Julie Seedorf: Has immigration changed since early 1900s?
Something About Nothing by Julie Seedorf
Has immigration changed since early 1900s?
Alex Haley stated, “When you start about family and lineage and ancestry, you are talking about every person on earth.” Alex Haley was an American writer and the author of the 1976 book “Roots.”
Recent events in the news in southern Minnesota have caused me to ponder my ancestry.
My Grandma Julia immigrated to America in the late 1800s. She came from Poland when she was 18 or 19 years old. She did not have a job lined up for her — at least that I know of — and entered the United States through Ellis Island.
How she made it to Minnesota and to later meet my Polish grandfather, I do not know. I do know he was quite a bit older than she. They settled on a small farm on what was then the edge of Wells. She raised six children. My Grandmother Julia never spoke a word of English. I do not know why Grandma Julia did not learn the English language.
My grandfather died in 1934. In 1934 my mother was 26 years old. She had two older brothers and three younger brothers. My non-English speaking grandmother was left alone in a country where she couldn’t speak their language. Her children had to help support her.
It wasn’t popular to be a polish immigrant back in the early 1900s. They had to form their own communities because they were not well accepted and they were called some not-so-nice names.
My mom, dad and I lived with my grandmother until I was in sixth grade. I never questioned it. It was just my normal life. And I didn’t question the fact that I couldn’t understand a word my grandmother spoke. I never knew what my mom and uncles were saying to my grandmother. And no one offered to teach me the language, and I didn’t pick up much of what they were saying except by their facial expressions. All of my uncles and my mom spoke English fluently because they grew up here but they also knew their native language. My dad also lived in that household and never knew a word of Polish.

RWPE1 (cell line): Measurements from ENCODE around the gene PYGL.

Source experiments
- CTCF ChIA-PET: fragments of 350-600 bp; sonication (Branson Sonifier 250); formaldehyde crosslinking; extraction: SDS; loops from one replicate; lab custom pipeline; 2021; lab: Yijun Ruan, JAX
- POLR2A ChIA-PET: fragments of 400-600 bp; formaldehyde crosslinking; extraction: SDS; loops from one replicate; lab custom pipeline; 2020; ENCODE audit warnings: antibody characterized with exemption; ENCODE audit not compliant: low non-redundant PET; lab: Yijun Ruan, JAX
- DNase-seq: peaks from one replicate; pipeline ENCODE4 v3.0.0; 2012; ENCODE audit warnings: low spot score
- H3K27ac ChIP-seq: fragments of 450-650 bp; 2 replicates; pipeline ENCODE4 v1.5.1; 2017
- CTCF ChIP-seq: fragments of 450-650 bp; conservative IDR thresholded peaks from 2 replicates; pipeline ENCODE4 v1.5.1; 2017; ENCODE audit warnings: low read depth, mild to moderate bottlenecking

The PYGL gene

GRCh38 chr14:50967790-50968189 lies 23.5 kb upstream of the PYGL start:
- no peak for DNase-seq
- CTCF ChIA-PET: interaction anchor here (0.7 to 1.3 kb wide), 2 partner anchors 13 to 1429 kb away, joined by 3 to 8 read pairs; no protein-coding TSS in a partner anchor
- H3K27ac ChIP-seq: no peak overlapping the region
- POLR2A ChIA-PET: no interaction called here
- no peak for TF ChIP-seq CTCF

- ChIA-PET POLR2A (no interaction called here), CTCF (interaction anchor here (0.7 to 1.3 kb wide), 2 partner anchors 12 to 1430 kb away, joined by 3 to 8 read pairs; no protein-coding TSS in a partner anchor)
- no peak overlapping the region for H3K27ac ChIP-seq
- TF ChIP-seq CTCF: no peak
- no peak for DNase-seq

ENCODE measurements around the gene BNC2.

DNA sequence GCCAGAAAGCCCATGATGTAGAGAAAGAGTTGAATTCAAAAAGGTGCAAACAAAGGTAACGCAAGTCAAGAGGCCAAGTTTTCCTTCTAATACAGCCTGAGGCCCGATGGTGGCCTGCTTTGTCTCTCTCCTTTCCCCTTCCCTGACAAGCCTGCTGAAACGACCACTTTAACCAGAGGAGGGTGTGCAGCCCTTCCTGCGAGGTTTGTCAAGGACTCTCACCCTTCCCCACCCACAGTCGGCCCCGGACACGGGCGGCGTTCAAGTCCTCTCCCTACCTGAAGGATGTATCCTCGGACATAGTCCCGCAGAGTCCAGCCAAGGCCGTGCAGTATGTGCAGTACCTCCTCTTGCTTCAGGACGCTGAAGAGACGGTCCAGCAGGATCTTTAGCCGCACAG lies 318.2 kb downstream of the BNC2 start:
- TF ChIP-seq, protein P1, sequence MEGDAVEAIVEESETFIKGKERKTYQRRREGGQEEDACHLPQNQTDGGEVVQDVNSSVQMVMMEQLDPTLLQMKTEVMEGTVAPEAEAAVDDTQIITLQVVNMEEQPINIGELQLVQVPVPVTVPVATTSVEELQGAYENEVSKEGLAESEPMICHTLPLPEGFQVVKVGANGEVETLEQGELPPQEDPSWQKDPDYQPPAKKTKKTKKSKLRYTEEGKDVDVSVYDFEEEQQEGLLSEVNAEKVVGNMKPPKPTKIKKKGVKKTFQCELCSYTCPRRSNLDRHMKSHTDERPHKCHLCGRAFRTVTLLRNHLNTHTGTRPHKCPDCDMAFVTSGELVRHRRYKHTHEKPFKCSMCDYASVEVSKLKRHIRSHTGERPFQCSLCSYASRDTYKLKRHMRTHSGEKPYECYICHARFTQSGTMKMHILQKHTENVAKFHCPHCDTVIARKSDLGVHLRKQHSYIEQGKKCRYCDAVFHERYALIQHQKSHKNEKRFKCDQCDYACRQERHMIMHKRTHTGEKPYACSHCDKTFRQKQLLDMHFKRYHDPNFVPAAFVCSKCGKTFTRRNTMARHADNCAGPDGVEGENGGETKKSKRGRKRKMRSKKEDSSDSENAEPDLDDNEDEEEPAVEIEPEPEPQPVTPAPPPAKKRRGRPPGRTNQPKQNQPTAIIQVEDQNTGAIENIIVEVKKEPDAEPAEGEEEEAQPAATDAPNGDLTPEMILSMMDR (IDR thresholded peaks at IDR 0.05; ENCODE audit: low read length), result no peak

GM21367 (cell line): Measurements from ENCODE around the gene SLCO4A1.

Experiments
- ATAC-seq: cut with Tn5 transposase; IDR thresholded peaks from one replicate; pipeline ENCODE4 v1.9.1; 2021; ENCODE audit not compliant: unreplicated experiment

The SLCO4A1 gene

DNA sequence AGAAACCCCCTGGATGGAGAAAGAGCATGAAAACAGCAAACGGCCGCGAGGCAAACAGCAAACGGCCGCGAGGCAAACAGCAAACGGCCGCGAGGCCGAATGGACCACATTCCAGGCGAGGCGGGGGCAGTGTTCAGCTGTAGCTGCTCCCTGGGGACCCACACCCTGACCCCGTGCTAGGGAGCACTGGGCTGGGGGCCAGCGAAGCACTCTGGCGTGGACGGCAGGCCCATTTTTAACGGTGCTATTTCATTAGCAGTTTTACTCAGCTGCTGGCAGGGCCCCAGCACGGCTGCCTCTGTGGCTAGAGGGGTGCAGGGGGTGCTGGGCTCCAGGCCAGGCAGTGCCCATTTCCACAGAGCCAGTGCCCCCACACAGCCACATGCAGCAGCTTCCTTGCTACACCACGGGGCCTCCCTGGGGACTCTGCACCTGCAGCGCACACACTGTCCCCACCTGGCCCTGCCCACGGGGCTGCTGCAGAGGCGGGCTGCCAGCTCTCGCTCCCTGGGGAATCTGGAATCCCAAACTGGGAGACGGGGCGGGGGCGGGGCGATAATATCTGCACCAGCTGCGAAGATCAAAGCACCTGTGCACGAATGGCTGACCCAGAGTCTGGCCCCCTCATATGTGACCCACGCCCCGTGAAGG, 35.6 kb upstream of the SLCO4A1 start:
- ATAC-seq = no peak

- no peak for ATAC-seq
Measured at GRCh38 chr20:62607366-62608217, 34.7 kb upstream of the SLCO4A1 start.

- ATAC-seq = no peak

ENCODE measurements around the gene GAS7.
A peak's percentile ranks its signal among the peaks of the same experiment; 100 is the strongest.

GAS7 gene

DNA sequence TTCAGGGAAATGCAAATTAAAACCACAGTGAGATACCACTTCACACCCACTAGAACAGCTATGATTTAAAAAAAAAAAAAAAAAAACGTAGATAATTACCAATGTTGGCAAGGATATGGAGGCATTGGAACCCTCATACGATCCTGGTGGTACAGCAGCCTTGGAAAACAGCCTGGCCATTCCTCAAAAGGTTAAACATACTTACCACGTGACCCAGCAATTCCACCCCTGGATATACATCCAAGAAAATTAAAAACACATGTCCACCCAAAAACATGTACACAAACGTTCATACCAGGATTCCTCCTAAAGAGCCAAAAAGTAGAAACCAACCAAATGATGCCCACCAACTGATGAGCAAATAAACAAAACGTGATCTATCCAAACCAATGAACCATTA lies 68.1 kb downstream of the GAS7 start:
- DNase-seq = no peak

When my Polish-speaking family met other Polish-speaking people, they reverted to the Polish language when speaking. Because I was used to it, it never bothered me. I actually never thought much about it at all until I got older.
One day in my middle adult years as I was working as an office manager, some non-English speaking people came in for help. Only one could speak English — at least that is what I guessed since they were the one doing the speaking, and then would translate to the others. I felt uncomfortable. The reason I felt uncomfortable was that I wasn’t sure if they were talking about me or making fun of the advice I gave. There was no reason to think that, but it was my own insecurity making those feelings comes to pass. And part of me felt fear because I was treading in an unknown situation.
I remember back in the ’60s visiting my family in California. When we were out and about there were many people living there that were not speaking English. They were all around us. My family wasn’t concerned and took it to be their normal.
Residents of many other countries learn many different languages, and they are fluent in more than one. How many of us can claim that? When many of us Americans are tourists and visit other countries many times we do not speak their language so it should come as no surprise that tourists from other countries can’t speak ours. However, many do.
After I thought about my family and read about the comments being made because of an incident with a southern Minnesota police officer — and I am in no way defending or commenting on his actions right or wrong — I concluded as much as our country has progressed in many things we are still experiencing the same things my family was experiencing back in the early 1900s when it comes to immigrants.
My immigrant Polish grandmother that could never speak English raised six children who went on to become carpenters owning their own construction businesses, including working for movie stars and building government projects, a school teacher and business owner, an owner of a locksmith business, a McDonnell Douglas employee building aircrafts and a farmer. From those offspring came two doctors, an accountant being a partner in one of the largest accounting firms in the country and more. Not too bad for the roots coming from a non-English speaking Polish Immigrant.
My point is that in the early 1900s people did not accept those Polish immigrants because they were different from what was perceived as being right in America. I felt comfortable with my non-English speaking family because their language was normal for me. I felt uncomfortable in my adult years by people who spoke a different language that I did not understand, which was outside my normal world, but those people, too, were immigrants. It was my fear of the unknown that was making me uncomfortable.
My grandmother became naturalized at some point but not until later in her life, and she still raised honest, hard-working, good citizens in her children even if she was not a citizen. The process to become an American citizen was much different back then.
I don’t know what the answer is. I only know I would not be here if it were not for my immigrant non-English speaking grandmother and grandfather. So why are we afraid? I’m not sure. Are you?
Wells resident Julie Seedorf’s column now appears Thursdays. Email her at email@example.com.
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